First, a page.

However, there is a major factor that you need to consider when it comes to pensions in Gibraltar. Since 2015, anyone in the UK over the age of 55 is now able to withdraw as much or as little as they like from their pension. However, such flexi-drawdown is not available in Gibraltar, which retains the old GAD (Government Actuary’s Department) rules and only offers capped drawdown. What this means is that QROPS members can only withdraw a tax-free lump sum of up to 30%, and 70% of their pension assets must remain to provide a pension income for life.
This is something important to consider for those who desire flexibility and freedom when it comes to their accessing their pensions. Speak to a Gibraltar-based financial advisor who can guide you through the options available when it comes to your pension planning.
5. Buying a property will be easy in Gibraltar
While many choose to rent first when they move to Gibraltar, if you plan to make your stay on the Rock permanent it’s likely you will want to buy your own home eventually. However, doing so could be much more challenging in Gibraltar than in the UK. There is a chronic shortage of housing in the overseas territory, driven by a lack of space and large numbers of foreign buyers – such as retirees and high net worth individuals – moving to Gibraltar. These supply and demand issues also mean house prices are being driven ever higher.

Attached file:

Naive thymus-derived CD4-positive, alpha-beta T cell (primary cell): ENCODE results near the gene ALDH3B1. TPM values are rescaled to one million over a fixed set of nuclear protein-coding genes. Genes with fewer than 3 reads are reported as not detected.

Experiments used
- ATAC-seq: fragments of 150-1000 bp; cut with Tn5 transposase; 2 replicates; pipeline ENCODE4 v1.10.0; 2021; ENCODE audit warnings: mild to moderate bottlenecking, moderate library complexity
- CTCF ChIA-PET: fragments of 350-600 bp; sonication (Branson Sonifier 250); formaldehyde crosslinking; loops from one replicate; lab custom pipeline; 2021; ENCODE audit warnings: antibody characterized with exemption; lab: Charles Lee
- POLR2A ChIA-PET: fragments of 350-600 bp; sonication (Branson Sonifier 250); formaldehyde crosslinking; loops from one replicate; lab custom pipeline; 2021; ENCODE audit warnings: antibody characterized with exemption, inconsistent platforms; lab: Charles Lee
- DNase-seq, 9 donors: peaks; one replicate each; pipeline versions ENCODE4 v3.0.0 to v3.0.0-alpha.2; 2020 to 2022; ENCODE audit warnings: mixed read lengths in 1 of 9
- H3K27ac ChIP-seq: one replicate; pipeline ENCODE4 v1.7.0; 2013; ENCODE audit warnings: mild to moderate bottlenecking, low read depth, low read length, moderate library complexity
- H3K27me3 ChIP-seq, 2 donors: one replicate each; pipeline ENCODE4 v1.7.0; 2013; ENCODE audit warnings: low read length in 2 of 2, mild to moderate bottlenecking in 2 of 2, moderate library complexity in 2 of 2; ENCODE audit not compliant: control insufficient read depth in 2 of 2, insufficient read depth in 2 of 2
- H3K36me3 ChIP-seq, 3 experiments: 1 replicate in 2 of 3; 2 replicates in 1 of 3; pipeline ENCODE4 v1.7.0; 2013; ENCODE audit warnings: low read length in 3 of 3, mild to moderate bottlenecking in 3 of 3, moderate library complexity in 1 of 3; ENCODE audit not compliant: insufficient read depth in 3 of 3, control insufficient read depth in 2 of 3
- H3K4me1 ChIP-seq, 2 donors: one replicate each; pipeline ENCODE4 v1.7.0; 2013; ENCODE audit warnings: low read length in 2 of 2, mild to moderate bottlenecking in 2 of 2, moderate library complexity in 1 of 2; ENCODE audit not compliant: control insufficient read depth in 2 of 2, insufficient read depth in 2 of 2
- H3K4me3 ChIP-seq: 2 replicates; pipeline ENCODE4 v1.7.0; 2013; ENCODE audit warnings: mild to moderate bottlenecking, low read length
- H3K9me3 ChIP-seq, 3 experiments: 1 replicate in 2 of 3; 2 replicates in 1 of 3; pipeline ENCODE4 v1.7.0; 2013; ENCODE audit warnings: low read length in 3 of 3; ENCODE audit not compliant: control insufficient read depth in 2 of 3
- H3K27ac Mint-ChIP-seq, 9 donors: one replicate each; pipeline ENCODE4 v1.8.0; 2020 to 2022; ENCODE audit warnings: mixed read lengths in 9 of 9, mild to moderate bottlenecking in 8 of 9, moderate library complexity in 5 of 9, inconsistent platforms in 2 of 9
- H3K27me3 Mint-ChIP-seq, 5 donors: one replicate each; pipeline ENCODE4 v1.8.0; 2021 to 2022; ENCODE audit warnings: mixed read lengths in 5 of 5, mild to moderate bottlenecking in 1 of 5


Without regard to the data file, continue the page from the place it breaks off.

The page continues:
You should factor in the higher costs of property in Gibraltar in your budget when planning your relocation, and expect to spend longer searching for the perfect home.
6. As a British citizen I can move to Gibraltar and acquire tax residency whenever I want
As Gibraltar is part of the UK it’s easy to assume that moving there and obtaining residency will be straightforward. Unfortunately, the rules for doing so have been toughened post-Brexit.
UK citizens planning on retirement in Gibraltar can obtain residency on self-sufficiency grounds – a popular option as there is no tax to pay on many types of passive income in Gibraltar (aside from 2.5% on specific pension schemes).
Applications for self-sufficiency Gibraltar residency are processed under Gibraltar’s Immigration, Asylum and Refugee Act. Under the terms of the Act, UK citizens with no material connection to Gibraltar are treated as EU nationals, and those who want to obtain residency must do so as a ‘qualified person’. What this means is that UK citizens can only receive Gibraltar residency on self-sufficiency grounds via two pathways.
Number one is for British citizens of retirement age who will make Gibraltar their permanent home and can transfer their UK medical rights to Gibraltar. Number two is if you enter Gibraltar on an employed or self-employed basis.
One development to bear in mind is Gibraltar’s 2022 budget, which announced changes in Gibraltar tax for anyone without a Category 2 certificate and who was not in true third-party employment. They can now be taxed on their full savings income, including pensions, interest, dividends and other passive sources of income.